On February 27, 2011, TWC's distributed film The King's Speech brought to the company their first Academy Award for Best Picture at the 83rd Annual Academy Awards, after their last Best Picture Oscar winner Chicago won in 2002 when Bob and Harvey Weinstein were at Miramax, controlled by then corporate owner Disney, and their previous Best Picture nominees for TWC were 2008's The Reader and 2009's Inglourious Basterds, the latter film a co-production with Universal Pictures and A Band Apart. In March 2011, the company formed a video game division named TWC Games.

1932 in film

1932321932 film
Joe Brandt retires from Columbia Pictures joins World-Wide and later resigns again. Two Radio City theaters open, under direction of "Roxy", with coincident acquisition of the Rockefeller interests of 100,000 shares of RKO stock and 100,000 shares of RCA stock. Experimentation with exclusive runs. Ingrid Bergman's film career begins. Cary Grant's film career begins. Katharine Hepburn's film career begins. Shirley Temple's film career begins. Disney releases Flowers and Trees, the first cartoon in three-strip Technicolor. Santa, first sound film made in Mexico, released. The term "Tollywood" is first used to describe the cinema of West Bengal, based at Tollygunge.

14th Academy Awards

1941(14th)1942
Citizen Kane, often later designated as the greatest film ever made in a number of polls, was nominated for nine Academy Awards, including Best Picture, but won only one, for Best Original Screenplay. A portion of the ceremony was broadcast by CBS Radio. Nominations were announced on February 6, 1942. Winners are listed first, highlighted in boldface, and marked with a dagger symbol. *Walt Disney These films had multiple nominations: The following films received multiple awards. *1941 in film Rey Scott for Kukan. The British Ministry of Information for Target for Tonight. Leopold Stokowski for Fantasia. Walt Disney, William Garity, John N. A.

Technicolor

Technicolor Corporationthree-strip TechnicolorTechnicolour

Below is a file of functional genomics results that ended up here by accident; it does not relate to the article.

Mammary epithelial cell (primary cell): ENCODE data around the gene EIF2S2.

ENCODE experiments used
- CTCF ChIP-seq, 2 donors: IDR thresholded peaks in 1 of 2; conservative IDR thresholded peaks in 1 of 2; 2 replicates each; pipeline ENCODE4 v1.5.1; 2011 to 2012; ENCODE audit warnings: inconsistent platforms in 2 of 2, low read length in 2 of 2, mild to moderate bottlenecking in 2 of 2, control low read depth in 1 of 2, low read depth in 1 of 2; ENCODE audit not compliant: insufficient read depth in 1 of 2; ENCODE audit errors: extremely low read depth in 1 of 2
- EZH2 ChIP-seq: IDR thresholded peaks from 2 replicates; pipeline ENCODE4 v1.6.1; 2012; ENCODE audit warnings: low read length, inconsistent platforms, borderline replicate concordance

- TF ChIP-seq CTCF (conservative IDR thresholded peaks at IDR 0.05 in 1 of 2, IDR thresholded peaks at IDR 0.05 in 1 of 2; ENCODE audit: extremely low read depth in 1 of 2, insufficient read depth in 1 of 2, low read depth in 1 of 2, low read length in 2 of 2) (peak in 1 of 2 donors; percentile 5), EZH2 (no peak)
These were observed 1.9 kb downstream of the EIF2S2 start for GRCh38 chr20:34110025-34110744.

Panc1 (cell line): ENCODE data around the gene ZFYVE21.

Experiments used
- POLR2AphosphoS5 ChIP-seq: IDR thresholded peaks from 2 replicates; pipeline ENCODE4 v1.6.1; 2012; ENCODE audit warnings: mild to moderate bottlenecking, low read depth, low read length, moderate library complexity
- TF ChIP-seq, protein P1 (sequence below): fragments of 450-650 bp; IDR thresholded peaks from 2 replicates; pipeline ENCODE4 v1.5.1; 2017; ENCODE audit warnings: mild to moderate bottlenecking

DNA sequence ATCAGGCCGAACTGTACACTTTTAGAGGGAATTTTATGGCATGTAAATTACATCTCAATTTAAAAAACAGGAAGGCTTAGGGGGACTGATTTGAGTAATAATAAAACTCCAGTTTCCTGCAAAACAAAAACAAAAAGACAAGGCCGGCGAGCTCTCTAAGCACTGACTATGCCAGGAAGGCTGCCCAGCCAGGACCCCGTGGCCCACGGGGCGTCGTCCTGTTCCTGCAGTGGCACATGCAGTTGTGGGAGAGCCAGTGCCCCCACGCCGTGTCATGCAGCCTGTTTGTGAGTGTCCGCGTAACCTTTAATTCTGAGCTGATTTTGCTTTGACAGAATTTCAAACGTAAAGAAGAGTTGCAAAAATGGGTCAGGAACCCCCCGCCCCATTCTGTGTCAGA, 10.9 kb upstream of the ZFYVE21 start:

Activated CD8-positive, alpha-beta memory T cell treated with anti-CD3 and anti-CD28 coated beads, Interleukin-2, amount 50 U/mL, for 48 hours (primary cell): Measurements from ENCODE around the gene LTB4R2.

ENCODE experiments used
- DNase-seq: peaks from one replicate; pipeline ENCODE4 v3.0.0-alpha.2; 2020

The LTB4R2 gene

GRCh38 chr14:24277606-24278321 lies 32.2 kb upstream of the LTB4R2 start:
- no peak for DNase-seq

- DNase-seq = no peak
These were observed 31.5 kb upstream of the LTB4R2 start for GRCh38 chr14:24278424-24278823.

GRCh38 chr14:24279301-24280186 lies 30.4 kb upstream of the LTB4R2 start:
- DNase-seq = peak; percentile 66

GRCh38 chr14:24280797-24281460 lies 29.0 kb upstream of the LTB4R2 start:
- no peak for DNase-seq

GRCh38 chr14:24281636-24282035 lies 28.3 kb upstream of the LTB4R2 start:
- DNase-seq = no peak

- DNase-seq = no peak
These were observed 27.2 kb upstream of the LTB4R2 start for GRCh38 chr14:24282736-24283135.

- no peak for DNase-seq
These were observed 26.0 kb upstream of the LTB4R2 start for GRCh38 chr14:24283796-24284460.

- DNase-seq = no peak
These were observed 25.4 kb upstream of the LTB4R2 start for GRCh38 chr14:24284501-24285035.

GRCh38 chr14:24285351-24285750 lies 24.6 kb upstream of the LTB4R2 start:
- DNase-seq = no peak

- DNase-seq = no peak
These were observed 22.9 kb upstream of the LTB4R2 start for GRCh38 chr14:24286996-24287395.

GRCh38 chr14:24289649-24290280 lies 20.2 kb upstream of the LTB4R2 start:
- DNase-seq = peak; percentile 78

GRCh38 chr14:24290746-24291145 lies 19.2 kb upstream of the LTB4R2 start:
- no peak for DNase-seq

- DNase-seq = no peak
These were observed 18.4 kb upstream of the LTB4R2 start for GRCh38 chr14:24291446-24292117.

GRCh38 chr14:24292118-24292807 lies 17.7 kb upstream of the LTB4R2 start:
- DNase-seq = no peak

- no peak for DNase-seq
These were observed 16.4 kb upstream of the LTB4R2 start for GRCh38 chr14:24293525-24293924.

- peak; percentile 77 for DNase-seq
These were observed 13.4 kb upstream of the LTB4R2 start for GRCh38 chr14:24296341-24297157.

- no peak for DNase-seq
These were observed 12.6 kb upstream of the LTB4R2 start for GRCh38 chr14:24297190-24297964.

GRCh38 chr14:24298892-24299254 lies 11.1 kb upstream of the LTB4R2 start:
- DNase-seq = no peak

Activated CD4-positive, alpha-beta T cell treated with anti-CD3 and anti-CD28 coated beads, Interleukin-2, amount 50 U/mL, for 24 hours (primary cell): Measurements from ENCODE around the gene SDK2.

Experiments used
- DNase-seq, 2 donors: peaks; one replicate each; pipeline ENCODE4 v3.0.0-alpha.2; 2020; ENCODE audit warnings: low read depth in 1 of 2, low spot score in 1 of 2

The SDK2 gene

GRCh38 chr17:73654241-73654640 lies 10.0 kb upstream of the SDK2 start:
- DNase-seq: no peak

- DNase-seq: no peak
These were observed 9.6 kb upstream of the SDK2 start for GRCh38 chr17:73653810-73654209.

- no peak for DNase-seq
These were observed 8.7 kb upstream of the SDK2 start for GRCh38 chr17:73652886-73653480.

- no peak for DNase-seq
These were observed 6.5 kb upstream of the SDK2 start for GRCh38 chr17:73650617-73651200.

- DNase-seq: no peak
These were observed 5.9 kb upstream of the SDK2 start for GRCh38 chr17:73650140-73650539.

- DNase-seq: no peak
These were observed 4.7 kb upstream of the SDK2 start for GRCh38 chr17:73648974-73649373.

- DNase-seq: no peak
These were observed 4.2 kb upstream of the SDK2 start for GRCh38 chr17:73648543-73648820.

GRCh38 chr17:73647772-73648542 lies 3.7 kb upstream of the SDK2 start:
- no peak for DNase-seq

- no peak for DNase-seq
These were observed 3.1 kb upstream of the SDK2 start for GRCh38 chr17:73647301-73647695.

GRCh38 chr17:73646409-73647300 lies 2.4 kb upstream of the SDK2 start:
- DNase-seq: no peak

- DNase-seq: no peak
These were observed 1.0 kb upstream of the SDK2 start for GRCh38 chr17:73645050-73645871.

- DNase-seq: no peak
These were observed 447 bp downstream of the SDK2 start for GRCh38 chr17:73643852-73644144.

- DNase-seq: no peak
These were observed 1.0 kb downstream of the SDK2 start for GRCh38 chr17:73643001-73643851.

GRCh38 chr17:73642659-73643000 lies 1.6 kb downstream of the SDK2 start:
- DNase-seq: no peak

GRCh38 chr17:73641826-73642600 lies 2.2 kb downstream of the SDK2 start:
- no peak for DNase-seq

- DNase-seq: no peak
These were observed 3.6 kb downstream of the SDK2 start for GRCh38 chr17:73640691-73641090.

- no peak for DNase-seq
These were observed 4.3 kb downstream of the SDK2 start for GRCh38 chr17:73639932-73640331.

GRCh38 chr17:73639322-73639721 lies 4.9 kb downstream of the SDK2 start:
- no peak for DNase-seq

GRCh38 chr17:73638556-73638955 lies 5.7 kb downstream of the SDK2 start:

Kalmus convinced Walt Disney to shoot one of his Silly Symphony cartoons, Flowers and Trees (1932), in Process 4, the new "three-strip" process. Seeing the potential in full-color Technicolor, Disney negotiated an exclusive contract for the use of the process that extended to September 1935. Other animation producers, such as the Fleischer Studios and the Ub Iwerks studio, were shut out – they had to settle for either the two-color Technicolor systems or use a competing process such as Cinecolor. Flowers and Trees was a success with audiences and critics alike, and won the first Academy Award for Best Animated Short Film.

1938 in film

19381938 film1938 in the film industry
Best Picture: You Can't Take It with You – Columbia. Best Director: Frank Capra – You Can't Take It with You. Best Actor: Spencer Tracy – Boys Town. Best Actress: Bette Davis – Jezebel. Best Supporting Actor: Walter Brennan – Kentucky. Best Supporting Actress: Fay Bainter – Jezebel. Adiós Buenos Aires – (Argentina/Spain/Canada). The Adventures of Marco Polo, starring Gary Cooper and Basil Rathbone. The Adventures of Robin Hood, directed by Michael Curtiz, starring Errol Flynn, Olivia de Havilland, Basil Rathbone. The Adventures of Tom Sawyer, directed by Norman Taurog. Águila o sol (Heads or Tails), starring Cantinflas – (Mexico).